De author seez: Believe it or not, the (as yet untitled) sequel to "Other Lives" is already in pre-production. Here's some test footage for your enjoyment. Consider it one of those annoying codas you get after the credits finish rolling in the theater these days."Galactica LSO, this is Viper two nine nine gulf echo. Requesting approach."

"Viper eight seven seven, Galactica. Vector one-one-point to the horizon."

"Vector affirmative. Set-conn?"

"Set Condition is three."

"Roger that. Approach vector confirmed."

"Viper eight seven seven, you are cleared for approach. Speed one seven five, port bay."

"Port bay, affirmative."

"Checkers green. Call the ball."

"I have the ball. Commencing final approach. Reducing speed to point-two-five to burn."

Funny how you never forget some things, Starbuck snickered to herself as Glactica's landing pod approached. How to conduct a landing approach while flying on manual was thankfully among those little tidbits. This was trickier than it actually looked on the outside: it meant the pilot had to bring their bird in to settle directly onto the dock elevator using just eyes and instruments.

Given the elevator's platform was just over 11 meters long and seven meters wide, with the landing pod itself being nearly 60 times as long and 15 times as wide, it made for a bit of a challenge to follow the navigational lights that made up the 'ball' and line one's bird up perfectly with what was otherwise a custom-fit platform.

Yet Starbuck easily brought her shiny new Mark VII onto the correct heading, keeping the hyper-reactive nose even with the landing deck, and fired her lateral thrusters so the plane's own momentum would bring her into land as smooth as if her guided by the hand of Zeus himself. The instant she felt the landing gear touch down, Starbuck hit the nose thrusters in tandem with dropping her wing flaps. This effectively 'pushed' the plane to settle on the deck as surely as if she'd hit an old-fashioned arrestor cable and killed all inertia.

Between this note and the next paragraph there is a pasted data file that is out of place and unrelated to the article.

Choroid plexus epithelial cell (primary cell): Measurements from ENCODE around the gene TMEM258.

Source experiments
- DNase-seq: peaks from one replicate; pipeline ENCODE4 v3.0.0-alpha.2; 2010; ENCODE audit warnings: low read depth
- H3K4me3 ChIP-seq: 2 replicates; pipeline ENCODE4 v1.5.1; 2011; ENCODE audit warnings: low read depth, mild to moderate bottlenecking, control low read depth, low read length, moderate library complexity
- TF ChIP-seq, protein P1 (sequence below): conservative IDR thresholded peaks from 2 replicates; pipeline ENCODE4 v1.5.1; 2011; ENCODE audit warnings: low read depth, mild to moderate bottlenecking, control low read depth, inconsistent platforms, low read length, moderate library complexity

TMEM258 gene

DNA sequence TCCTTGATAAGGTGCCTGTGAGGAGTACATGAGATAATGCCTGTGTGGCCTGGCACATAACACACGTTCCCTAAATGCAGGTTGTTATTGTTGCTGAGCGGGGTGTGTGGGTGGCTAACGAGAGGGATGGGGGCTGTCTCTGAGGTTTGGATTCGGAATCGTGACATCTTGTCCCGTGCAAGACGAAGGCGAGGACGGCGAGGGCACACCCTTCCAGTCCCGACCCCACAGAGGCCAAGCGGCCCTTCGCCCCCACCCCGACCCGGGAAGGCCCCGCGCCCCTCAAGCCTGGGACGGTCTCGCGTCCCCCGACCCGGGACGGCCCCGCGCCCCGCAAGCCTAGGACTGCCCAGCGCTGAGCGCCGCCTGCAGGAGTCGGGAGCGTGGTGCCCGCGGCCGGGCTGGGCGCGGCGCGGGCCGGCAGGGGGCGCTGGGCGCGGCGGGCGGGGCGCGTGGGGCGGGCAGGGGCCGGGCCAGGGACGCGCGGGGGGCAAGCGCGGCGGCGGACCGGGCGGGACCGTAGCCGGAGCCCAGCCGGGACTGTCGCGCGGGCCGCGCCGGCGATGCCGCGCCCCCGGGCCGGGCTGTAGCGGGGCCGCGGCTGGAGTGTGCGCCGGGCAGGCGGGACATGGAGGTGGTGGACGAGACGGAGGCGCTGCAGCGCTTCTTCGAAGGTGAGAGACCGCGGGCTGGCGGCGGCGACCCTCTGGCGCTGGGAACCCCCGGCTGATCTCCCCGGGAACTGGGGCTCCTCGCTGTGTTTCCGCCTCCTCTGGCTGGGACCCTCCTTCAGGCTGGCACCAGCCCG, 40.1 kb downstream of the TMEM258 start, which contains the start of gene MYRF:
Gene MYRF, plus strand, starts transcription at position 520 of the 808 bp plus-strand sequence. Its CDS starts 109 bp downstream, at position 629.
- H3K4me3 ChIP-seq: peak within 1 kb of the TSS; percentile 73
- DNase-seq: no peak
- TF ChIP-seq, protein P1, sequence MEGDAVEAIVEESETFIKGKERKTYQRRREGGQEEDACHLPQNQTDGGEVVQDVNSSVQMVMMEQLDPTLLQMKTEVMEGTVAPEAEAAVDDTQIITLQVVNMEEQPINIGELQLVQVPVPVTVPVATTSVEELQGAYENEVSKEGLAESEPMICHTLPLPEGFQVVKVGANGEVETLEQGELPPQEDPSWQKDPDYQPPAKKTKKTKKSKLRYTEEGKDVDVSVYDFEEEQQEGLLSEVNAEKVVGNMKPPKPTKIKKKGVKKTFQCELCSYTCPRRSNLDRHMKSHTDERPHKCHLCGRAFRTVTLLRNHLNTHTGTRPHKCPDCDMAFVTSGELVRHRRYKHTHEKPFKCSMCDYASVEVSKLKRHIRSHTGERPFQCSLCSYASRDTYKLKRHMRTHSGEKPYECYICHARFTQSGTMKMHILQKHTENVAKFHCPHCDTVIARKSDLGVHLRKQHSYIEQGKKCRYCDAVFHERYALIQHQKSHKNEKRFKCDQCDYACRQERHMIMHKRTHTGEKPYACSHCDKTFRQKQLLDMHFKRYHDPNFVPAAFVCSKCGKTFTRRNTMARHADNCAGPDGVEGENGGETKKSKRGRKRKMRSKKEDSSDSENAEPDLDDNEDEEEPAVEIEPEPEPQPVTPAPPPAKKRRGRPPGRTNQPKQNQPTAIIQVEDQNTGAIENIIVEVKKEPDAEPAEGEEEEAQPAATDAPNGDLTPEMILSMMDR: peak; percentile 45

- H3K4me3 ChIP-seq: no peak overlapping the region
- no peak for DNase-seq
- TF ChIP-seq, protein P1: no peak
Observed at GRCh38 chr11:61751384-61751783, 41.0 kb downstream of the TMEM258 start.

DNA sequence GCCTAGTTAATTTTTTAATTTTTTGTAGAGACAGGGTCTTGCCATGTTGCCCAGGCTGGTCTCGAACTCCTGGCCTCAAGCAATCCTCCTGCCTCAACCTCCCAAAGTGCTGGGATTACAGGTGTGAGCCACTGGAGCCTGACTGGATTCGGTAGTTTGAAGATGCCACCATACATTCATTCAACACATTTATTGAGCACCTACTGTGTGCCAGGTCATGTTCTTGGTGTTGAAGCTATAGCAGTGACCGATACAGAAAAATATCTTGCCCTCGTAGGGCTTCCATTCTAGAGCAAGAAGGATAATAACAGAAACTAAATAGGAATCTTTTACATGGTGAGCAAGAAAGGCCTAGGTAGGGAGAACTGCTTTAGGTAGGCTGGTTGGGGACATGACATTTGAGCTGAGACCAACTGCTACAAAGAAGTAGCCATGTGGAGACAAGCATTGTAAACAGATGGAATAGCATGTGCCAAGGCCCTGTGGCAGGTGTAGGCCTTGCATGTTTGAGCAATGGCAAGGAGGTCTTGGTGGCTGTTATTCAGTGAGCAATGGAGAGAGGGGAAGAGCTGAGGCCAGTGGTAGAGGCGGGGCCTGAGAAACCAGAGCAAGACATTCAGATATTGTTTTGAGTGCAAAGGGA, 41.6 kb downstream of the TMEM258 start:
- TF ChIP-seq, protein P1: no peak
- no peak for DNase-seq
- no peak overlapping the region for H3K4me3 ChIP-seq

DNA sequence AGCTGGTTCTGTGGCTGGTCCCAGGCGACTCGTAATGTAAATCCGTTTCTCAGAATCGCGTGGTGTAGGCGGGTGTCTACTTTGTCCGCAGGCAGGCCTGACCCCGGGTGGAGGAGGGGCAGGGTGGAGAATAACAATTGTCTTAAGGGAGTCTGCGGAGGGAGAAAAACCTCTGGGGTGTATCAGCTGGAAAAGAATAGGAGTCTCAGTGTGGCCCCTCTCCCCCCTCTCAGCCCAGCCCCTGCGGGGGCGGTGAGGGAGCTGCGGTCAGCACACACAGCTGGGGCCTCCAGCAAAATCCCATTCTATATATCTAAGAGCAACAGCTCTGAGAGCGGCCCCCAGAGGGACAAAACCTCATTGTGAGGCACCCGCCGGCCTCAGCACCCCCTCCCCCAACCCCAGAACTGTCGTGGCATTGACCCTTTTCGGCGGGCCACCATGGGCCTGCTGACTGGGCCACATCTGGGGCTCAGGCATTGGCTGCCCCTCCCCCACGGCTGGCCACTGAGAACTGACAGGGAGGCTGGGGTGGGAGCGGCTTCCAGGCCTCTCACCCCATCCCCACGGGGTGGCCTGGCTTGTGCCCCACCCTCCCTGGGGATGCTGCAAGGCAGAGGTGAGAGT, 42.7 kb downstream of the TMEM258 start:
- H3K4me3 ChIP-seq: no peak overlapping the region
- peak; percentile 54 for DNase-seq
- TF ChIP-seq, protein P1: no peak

She felt the telltale hum of the magnet plates in the landing struts kick in as the elevator began is brief descent. Anxious as she was, excited as she was, Starbuck restrained herself from undoing the catches to her helmet and gloves. No sense in taking a foolish risk or breaking some minor regs her first hour aboard.

She knew herself well enough that she'd be doing all that and more before the day was out.

Instead, Starbuck sat patiently in her plane as it was lowered into the hanger deck. She winced a bit at the powerful lighting that flooded the place; nearly six hours in the cockpit, with only her instruments and helmet providing any illumination against the void of space, had left her a little on the photosensitive side.

Blinking away both tears and illusory spots, she flipped the necessary switches to shut her bird down as the elevator finished its descent. Giving her instruments a final once-over, satisfied she hadn't forgotten anything, Starbuck popped the canopy seals and shoved it forward. One of the knuckledraggers on the deck pushed a step-ladder to stand beside the plane as she pulled herself up and out of the cockpit, pausing long enough to open the metal colar at her neck and pull off her helmet and gloves.

The slight tremor in her legs as she descended the ladder had nothing to do with simple fatigue and Starbuck had to fight the urge to look all around and gape and droll like a rook on their first deployment (conveniently overlooking how, technically speaking, that's exactly what she was). Instead she looked directly at the CPO standing before her and mirrored the parade ground worthy salute he gave her.

It would later occur to her that normal protocol dictated a Section Head or the DCAG should greet a newly arrived pilot, not one of the deck crew. Kara decided not to immediately question it and just asked the traditional question of "Permission to come aboard?"

"Er, granted, ma'am. Uh, welcome aboard," the Chief stumbled. He was a beefy one, with an accent she couldn't immediately place. "CPO Tyrol, ma'am."

"Captain Thr -- uh, Adama." Kara automatically emphasized the second syllable to her married name. It had become something of a habit, a way to muddy a connection that seemed to cause endless complications for herself and her family these days.